As he negotiated the deal that would send him to prison and seal his disgrace, the king of class actions was still working the system.
William S. Lerach, in agreeing to plead guilty to one count of conspiracy in connection with a kickback scheme that paid people to serve as plaintiffs in lawsuits, insisted that the firm he founded in San Diego in 2004 be shielded from prosecution.
Its reputation as a litigator of class-action suits against what Lerach once called the "dishonorable and despicable greed" of corporate America could be preserved. Maybe a little of his own reputation would be too.
"He's falling on his sword," said David Lisi, a corporate defense lawyer in Silicon Valley. "You have to admire loyalty like that."
Lerach has been more loathed than admired by corporate executives. He was so effective at shaking awards and settlements loose from companies that he became a verb -- as in "getting Lerached."
T.J. Rodgers, chief executive of San Jose-based Cypress Semiconductor, said he was celebrating that "there is justice after all" with a bottle of champagne. Lerach, he said, "took millions of dollars under false pretenses from honest people."
He also made history, pioneering modern-day securities class-action litigation with his former partner Melvyn Weiss, who practically invented the field in the 1960s.
On Wednesday, Weiss' firm, Milberg Weiss in New York, said that it expected to be indicted anew in the kickback case and that Weiss would be indicted too. Milberg Weiss already faces conspiracy, mail fraud and money laundering charges leveled in a 2006 indictment that alleges the firm ran a criminal kickback operation, paying people to sign on as lead plaintiffs in more than 150 lawsuits.
Another former partner of Lerach's, Steven Schulman, has agreed to plead guilty, the Los Angeles Daily Journal reported Wednesday. The guilty pleas have piled up, amounting to five so far -- with Lerach's the most recent.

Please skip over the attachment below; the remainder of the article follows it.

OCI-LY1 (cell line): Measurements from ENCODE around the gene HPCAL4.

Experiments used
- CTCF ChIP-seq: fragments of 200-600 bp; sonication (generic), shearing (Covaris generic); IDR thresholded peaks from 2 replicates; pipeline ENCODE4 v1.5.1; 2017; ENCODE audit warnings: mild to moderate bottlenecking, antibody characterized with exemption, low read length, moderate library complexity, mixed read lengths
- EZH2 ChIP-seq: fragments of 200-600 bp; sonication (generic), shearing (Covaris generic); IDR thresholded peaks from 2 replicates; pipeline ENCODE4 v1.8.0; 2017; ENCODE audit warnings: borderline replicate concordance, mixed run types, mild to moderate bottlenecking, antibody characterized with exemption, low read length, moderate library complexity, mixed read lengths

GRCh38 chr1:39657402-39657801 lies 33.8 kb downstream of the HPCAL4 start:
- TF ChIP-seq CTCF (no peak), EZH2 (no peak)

The rise and fall of the lawyer Wall Street loved to hate, said Columbia Law School professor John Coffee, "has the sense of a Greek tragedy."
The woolly-haired, chubby-faced Lerach issued a statement when his plea was filed Tuesday in Los Angeles federal court, saying, "I have always fought for my clients aggressively and vigorously in order to hold powerful corporations responsible when their actions harmed people. However, I regrettably crossed a line and pushed too far."
That contrition was a sobering contrast to Lerach in his heyday. He was so successful that Congress wrote a law that changed the rules for awarding fees. He filed hundreds of lawsuits, suing at the drop of a missed revenue projection or slipping share price. Perhaps his most celebrated victory was against Enron executives and others involved in the fraud at the now-defunct company, defendants from which the Lerach team has extracted settlements of more than $7.2 billion.
Some executives who faced him in court or at the settlement table called him a brilliant strategist and said his dogged advocacy of victims of corporate avarice helped lead to reform. Some called him a bully who intimidated defendants into settlements and dispatched opponents with obscenity-laced rants.
Lerach was rich, with homes in Hawaii and Colorado and a personal collection of Shona stone carvings from Africa. He was famously flamboyant, hoisting for television cameras at a Houston courthouse a box of shredded Enron documents that he called "a smoking howitzer."
Democratic politicians counted him as a friend and fundraiser. He slept in the Lincoln Bedroom in the Clinton White House. On Wednesday, John Edwards' presidential campaign said it had donated to charity $4,600 in contributions from Lerach.
The deal Lerach made would send him to prison for a one-to-two-year term. He will pay the government $8 million and will probably be disbarred.
The 2006 indictment against Milberg Weiss, two former partners, a frequent plaintiff and that plaintiff's lawyer referred to "Partner A" and "Partner B" -- widely believed to be Lerach and Weiss -- as it laid out the allegations that Milberg Weiss made $11.3 million in payments over many years to people who agreed to be lead plaintiffs in class actions and allowed the firm to be the first to sue an accused company.
Before Congress passed the 1995 law, lawyers who filed first, not necessarily those representing clients with the most at stake, could claim a bigger cut of legal fees.
With a law degree from the University of Pittsburgh, Lerach, who began as a corporate defense lawyer, joined Milberg Weiss in 1976, signing on as the bull market and the biotech boom began to gather steam. The Securities and Exchange Commission during Ronald Reagan's presidency was cutting back on staff, enforcement and disclosure rules, creating a perfect storm for securities lawyers that generated waves of new business.